“OK,” I finally said. “High on engagement – I tend to be very involved in whatever I’m doing. A bit lower on meaning at the moment. And fairly high on pleasure.”

“Really?” Mike said, giving every indication of being surprised. “High on pleasure?”

“Well, yeah,” I said. “I mean, we get to hang out together a lot at the moment. We live in this nice house and all the air conditioners work. And we have a little dog to play with that makes us laugh. And you work five minutes up the road and often get to come home for lunch. And we can walk to dozens of restaurants here and eat out anytime we feel like it. And we live in this cool country that’s pretty interesting. I mean, the pleasure index is going to go down the hotter it gets – that’s unavoidable. But it’s been pretty high this last four months.”

“Huh,” Mike said. “That’s so different than the way I would have looked at it. I was thinking of pleasure being more associated with things like adventure bike rides and hiking, and I’m not doing a lot of that at the moment. And I would have thought your pleasures index would have been lower anyway.”

Oh yeah, I suddenly remembered. I’d spent a good proportion of the last three months battling pregnancy nausea. And I’ve been alternating between happy, neutral, ambivalent, and terrified about said pregnancy. And I’ve been craving bbq sauce on hamburgers and other things hard to procure here. And the hot water heater in our bathroom hates me and tends to turn off about four times during every shower, sometimes refusing to come back on at all.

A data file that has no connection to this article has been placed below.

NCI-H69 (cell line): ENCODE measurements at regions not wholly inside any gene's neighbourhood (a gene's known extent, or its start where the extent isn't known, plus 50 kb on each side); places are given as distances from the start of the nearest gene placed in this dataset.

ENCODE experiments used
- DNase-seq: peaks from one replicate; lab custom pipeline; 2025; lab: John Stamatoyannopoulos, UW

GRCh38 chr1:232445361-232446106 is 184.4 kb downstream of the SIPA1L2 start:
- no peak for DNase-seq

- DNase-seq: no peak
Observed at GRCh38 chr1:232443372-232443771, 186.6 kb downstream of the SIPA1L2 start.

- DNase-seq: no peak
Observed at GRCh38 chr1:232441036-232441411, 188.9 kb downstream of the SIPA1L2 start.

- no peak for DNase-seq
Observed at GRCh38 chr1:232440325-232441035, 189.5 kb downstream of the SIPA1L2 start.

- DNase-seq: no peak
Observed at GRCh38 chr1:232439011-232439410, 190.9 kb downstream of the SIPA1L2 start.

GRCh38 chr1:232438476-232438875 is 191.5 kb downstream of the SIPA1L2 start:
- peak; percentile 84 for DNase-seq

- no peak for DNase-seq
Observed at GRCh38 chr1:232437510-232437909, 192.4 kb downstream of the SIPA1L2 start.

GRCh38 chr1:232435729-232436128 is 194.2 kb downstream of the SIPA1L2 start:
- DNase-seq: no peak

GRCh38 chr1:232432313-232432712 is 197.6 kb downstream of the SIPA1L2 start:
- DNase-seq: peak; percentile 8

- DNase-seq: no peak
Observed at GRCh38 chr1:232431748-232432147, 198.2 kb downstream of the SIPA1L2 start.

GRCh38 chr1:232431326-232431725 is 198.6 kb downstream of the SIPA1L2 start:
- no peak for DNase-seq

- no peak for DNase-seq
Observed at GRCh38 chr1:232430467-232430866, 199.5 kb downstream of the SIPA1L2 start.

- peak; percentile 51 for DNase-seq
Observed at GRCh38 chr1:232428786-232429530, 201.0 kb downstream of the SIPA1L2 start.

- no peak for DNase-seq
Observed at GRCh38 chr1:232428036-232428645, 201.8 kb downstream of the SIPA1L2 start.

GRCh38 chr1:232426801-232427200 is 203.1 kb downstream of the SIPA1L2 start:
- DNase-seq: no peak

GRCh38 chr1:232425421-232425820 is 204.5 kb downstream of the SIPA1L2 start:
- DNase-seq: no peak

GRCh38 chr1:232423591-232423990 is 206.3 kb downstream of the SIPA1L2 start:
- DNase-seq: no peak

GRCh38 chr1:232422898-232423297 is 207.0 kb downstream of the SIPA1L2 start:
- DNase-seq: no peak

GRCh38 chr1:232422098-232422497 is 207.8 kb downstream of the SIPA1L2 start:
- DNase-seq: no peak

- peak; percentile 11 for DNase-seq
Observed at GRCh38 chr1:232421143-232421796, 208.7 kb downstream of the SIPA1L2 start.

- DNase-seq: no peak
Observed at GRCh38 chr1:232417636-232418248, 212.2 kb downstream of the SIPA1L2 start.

Perhaps it’s good that these are not the first things to rush to mind when I’m trying to think about how happy I am. Perhaps I am more of a pessimistic optimist than an optimistic pessimist after all.

Or perhaps (thanks again to pregnancy) I have the memory of a goldfish at the moment and I am not a good judge of my own happiness.

Seligman would endorse the first of these possibilities. He argues that “we are our memories more than we are the sum total of our experiences.” For him, studying how we feel moment-to-moment puts too much emphasis on transient pleasures and displeasures. It is the remembered self that provides us the truest reflection.

What do you think? Are we our memories more than the sum total of our moment-to-moment experiences? And how would you rate yourself at present with regards to pleasure, engagement, and meaning?

Battling acedia through energetic engagement

I’m happy to report that the weekend was acedia free and full instead of life admin like grocery shopping (hooray for cheese imported from New Zealand and ground beef from the German butcher, let me say), and seeing friends here, and dining out at a new restaurant, and eggs on toast and ginger tea for breakfast.